Today, over 6 million people have tried cannabidiol in the United Kingdom, and consumer interest in using CBD continues to grow along with the hype around the potential uses of CBD oil.
However, as Cannabidiol (CBD) is extracted from hemp, a species of cannabis, there is still some confusion around if CBD oil is illegal in the UK and what the exact rules are.
In this post we will answer the most common question of “is CBD oil legal in the UK” along with covering the following points:
Let’s get started..
It’s THC which is responsible for the cannabis plant high, but THC is only found in trace amounts in hemp – the species of cannabis used to extract CBD.
Cannabidiol is not a controlled substance when isolated in the UK, USA or most of the EU.
In the United Kingdom, CBD is legal as long as the product doesn’t contain any controlled compounds. The level of THC and CBN must be ‘non-detectable’ in any CBD product to be UK legal.
All Nature & Bloom CBD Oil and remaining assortment is throughly tested to ensure it contains no THC or CBN.
Technically, this makes full spectrum CBD oil illegal in the UK as it contains detectable levels of THC. However, at the moment this isn’t actively policed.
Although, you will notice the larger retailers only sell products with ‘non-detectable’ THC and CBN in line with the law.
In the EU and USA, the rules are much less strict, where CBD oils containing 0.2% and 0.3% THC content are permitted under local law. In Switzerland, the law is even less stringent – allowing for CBD for sale to contain upto 1% THC.
Harvesting hemp for CBD oil is illegal in the United Kingdom. Still, importing processed hemp extract is legal in the UK, as long as it meets the conditions above.
No, it isn’t legal to grow hemp for the purpose of extracting CBD in the United Kingdom.
In order to grow any cannabis plant, hemp included, you need a license from the UK home office, giving you explicit permission.
However, a permit for growing hemp is only valid for industrial purposes and not for extracting CBD from the hemp flowers, where the cannabinoids in the plant are concentrated.
As a result, there is no possibility to extract CBD from hemp in the United Kingdom as it is illegal.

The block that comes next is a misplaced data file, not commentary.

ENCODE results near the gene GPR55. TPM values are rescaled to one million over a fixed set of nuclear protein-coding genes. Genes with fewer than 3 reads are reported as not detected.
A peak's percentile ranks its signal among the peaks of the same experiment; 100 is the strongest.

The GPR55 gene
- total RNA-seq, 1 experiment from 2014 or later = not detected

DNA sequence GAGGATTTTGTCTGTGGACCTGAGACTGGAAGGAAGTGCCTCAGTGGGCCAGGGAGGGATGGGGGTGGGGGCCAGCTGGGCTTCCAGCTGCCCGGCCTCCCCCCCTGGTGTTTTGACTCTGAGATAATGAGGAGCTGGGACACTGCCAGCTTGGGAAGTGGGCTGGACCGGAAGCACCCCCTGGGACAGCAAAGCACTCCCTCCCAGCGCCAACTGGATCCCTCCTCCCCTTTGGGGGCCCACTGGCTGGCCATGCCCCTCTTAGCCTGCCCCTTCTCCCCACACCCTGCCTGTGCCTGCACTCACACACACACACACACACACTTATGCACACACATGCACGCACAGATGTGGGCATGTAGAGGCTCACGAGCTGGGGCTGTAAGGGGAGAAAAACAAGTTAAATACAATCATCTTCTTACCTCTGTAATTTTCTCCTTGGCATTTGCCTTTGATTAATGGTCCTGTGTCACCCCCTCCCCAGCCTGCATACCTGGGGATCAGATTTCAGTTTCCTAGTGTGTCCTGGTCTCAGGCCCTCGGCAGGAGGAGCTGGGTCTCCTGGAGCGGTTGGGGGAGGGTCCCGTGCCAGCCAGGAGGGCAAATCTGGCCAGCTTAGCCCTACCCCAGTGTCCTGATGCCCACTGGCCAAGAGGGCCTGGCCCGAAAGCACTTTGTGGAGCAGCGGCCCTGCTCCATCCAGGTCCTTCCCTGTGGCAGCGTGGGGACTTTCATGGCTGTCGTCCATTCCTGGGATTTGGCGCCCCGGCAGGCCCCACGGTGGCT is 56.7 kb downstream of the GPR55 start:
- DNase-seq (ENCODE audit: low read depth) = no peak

Other more complex cannabis licenses include a controlled drugs license, which allows the holder to grow high THC cannabis for research or for the export of medicinal cannabis.
This is extremely difficult to obtain and usually only of interest for medical cannabis or pharmaceutical companies.
This is where the confusion kicks in for CBD users, and you have probably seen CBD oil marketed as legal because they contain less than 0.2% THC.
However, in the UK, the 0.2% limit only applies to growing hemp under government licence for industrial purposes. Permitting use of the seeds, stalk and stem of the plant, primarily using its fibre e.g to make clothing or to press hemp seeds into cold-pressed hemp seed oil.
Harvesting the hemp flower to make CBD hemp oil, is illegal under UK law and the flowers are destroyed on harvest at hemp farms across the United Kingdom.
Although, change is in process across the channel – Jersey approved the first permit to harvest CBD flower into hemp extract in this British Isles in August 2019. Still, while it sounds like nonsense that possessing hemp flowers is illegal but importing processed CBD is tolerated, it’s the current situation in the United Kingdom.
This is because The Misuse of Drugs Act (MODa), outlines that 2 specific cannabinoids, THC and CBN, are both controlled substances under the act when not used for industrial hemp production.
You have probably not heard of CBN, which is a product of THC degradation. It is often found in trace amounts inn full spectrum CBD oil, and it is associated with being a potential sleep aid in the states.
You might have seen a large variety of retailers selling hemp flowers, and wondered what the CBD flower law in the UK is.
It is illegal to both possess and buy UK CBD flower.
The reason is associated with the points made earlier about harvesting CBD flower being (indirectly) illegal under MODa. The remit also covers the importation of possession of CBD flower, and it is treated the same as buying or selling high THC cannabis.
Unfortunately, MODa makes no distinction between cannabis species, whether high THC cannabis or non intoxicating hemp.
It is the part of the plant that makes hemp flowers illegal in the UK not the THC content, if they contained zero THC they would still be illegal.
The only non-controlled parts of the hemp plant are – seed, stalk and fibre from mature stalk, everything else is considered to be cannabis and therefore a class B drug.
It’s a paradox as all CBD is a product of hemp flowers, but the law only permits for processed hemp (i.e products on the shelves which are not raw hemp flowers).